Global Equity Valuations: Are Emerging Markets Really The Cheapest?

With all the chatter about recessions and corrections, one could be forgiven for forgetting about one of the key concepts and tools in investing; valuations. Careful study of valuations can help identify relative opportunities, put time on your side, and help you get ahead of major market risks.

The chart of the day here comes from a report on global equity valuations(which took a broader look at several valuation metrics).

The chart shows the PE10 valuation metric for the three major chunks of global equities: USA, EM (Emerging Markets), and DM Ex-US (Developed Markets excluding America).

global equity valuationsFirstly, a quick note on the methodology. What we’ve got here is the PE10 valuation ratio, which is price divided by trailing 10-year average earnings. This is in contrast to the trailing 12-month PE (which uses trailing earnings and is liable to giving wild and wacky readings at certain times), and the forward PE (which uses forward consensus earnings, which though it has its advantages also has limitations).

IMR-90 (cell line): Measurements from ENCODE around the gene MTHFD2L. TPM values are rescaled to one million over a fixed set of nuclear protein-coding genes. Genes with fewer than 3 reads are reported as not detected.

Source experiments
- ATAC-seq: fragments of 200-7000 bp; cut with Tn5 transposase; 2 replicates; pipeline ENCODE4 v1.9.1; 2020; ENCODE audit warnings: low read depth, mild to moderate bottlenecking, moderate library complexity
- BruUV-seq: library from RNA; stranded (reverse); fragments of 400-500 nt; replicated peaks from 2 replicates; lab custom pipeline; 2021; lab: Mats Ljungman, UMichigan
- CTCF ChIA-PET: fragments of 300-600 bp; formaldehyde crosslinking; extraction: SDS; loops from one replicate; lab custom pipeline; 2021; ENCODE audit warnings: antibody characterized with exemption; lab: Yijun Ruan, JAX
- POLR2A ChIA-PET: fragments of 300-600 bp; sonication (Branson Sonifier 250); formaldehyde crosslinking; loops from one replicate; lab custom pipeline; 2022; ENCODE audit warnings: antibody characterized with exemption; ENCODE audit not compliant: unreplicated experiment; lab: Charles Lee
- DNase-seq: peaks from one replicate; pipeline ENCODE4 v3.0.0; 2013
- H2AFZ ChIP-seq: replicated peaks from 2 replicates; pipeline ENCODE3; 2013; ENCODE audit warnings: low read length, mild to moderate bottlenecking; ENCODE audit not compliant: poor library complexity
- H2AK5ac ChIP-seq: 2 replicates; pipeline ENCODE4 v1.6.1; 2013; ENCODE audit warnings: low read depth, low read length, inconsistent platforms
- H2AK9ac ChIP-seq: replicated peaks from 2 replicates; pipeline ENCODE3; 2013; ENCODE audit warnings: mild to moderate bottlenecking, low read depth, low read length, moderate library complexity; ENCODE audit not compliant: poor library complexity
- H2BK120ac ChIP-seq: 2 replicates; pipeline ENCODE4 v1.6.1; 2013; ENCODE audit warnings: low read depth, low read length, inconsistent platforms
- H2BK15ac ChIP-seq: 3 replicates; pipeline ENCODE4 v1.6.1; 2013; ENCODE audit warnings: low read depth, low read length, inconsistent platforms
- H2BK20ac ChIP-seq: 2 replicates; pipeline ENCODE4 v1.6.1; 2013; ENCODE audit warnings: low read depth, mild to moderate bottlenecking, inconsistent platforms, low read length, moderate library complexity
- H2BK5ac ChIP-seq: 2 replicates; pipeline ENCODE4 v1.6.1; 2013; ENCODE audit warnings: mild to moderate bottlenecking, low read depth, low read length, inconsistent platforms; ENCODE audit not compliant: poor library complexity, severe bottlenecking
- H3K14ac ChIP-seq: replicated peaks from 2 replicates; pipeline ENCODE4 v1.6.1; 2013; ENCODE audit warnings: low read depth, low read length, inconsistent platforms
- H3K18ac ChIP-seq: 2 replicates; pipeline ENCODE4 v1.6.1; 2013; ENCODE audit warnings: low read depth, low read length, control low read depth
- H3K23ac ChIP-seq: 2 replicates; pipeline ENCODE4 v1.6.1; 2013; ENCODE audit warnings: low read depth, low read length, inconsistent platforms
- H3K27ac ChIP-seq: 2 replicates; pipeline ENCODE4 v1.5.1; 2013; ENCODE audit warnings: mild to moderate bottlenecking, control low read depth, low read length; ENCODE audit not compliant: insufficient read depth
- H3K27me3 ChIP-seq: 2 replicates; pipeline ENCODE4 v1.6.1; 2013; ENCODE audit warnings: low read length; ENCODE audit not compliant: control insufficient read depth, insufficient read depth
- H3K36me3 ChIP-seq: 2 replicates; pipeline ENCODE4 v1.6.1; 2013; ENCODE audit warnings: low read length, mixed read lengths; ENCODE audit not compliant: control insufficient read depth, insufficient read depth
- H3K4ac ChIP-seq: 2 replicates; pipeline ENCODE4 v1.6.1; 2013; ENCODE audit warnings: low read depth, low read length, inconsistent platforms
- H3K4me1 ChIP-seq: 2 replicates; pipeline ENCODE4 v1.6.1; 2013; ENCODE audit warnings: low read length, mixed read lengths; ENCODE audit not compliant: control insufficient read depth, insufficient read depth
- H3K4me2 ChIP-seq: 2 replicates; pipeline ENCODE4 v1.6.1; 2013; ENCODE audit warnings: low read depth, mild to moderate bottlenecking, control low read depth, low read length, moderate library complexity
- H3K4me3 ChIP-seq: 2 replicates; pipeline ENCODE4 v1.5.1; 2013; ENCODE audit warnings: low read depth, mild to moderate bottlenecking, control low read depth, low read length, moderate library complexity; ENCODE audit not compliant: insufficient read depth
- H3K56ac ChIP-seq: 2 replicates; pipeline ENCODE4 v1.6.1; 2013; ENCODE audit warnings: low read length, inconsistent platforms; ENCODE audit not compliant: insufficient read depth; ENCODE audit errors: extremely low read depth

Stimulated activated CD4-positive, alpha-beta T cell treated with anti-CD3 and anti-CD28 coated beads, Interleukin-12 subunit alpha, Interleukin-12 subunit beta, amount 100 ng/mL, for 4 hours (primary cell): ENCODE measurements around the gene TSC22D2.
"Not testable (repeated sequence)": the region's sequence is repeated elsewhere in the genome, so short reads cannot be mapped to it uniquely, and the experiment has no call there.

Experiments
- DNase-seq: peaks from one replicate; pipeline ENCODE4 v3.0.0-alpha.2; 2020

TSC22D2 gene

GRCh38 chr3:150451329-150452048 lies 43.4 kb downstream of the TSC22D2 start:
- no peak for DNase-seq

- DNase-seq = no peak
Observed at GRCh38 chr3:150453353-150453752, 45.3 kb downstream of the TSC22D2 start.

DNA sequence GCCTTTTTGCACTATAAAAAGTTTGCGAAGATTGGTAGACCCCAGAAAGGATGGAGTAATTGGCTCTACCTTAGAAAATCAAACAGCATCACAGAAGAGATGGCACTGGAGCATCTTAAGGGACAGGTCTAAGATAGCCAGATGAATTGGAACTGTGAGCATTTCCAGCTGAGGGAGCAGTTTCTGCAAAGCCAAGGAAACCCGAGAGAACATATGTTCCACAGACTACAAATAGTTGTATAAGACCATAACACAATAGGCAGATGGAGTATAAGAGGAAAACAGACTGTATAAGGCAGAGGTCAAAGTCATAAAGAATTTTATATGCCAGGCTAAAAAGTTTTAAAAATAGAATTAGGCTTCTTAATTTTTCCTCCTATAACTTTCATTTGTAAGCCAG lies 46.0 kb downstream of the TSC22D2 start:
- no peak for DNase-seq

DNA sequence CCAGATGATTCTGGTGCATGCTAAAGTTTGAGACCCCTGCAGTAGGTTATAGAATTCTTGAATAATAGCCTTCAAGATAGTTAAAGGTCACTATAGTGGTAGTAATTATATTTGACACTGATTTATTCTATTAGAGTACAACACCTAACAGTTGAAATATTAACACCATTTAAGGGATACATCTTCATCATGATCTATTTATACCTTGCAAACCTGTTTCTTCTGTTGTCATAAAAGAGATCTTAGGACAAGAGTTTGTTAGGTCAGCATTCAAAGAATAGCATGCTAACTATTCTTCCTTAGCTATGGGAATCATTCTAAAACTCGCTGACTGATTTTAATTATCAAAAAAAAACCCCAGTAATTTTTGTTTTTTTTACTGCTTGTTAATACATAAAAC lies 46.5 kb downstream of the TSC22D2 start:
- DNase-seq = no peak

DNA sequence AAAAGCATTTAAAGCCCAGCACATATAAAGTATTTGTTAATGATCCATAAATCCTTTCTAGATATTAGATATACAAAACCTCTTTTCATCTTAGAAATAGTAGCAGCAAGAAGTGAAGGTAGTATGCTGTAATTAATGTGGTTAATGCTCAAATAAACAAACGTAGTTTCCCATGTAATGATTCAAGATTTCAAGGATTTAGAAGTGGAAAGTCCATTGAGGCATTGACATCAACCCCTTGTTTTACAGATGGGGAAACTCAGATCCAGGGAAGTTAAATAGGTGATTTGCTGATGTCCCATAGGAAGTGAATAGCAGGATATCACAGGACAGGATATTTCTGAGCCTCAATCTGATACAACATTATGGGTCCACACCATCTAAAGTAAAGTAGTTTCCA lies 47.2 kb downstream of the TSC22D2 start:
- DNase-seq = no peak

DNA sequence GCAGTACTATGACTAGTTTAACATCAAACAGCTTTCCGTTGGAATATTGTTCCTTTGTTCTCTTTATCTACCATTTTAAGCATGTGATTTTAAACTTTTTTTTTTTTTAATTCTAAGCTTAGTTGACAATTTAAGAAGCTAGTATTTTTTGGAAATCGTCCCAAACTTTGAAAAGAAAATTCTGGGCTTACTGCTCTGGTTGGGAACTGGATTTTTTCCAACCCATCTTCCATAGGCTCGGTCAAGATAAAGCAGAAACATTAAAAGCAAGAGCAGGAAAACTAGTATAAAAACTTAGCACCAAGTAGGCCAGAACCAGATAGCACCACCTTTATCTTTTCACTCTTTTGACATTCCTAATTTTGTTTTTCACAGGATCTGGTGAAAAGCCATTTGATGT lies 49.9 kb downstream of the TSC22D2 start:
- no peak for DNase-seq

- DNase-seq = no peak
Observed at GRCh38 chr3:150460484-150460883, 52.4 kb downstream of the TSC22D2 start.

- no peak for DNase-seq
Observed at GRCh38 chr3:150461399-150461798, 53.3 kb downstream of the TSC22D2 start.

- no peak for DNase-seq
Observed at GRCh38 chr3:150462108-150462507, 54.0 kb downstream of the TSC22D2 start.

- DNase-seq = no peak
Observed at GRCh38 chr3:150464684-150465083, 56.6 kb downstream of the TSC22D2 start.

The PE10 helps provide a more accurate view by smoothing out earnings, but it can provide some misleading signals if there was a chunk of time in those 10 years where earnings were unrealistically high or low as compared to normal or expected normal… it is, however, my preferred of the 3 PEs.

Anyway, as for the key takeaways, after the correction and rebound it’s still a case of EM is at the bottom rung, DM Ex-US is not too far different, and the USA is off in another world. We know valuations matter importantly in developing expected returns, and in this respect, EM and DM Ex-US are operating with a major valuation tailwind, and America is operating with a major valuation headwind over the medium to longer term.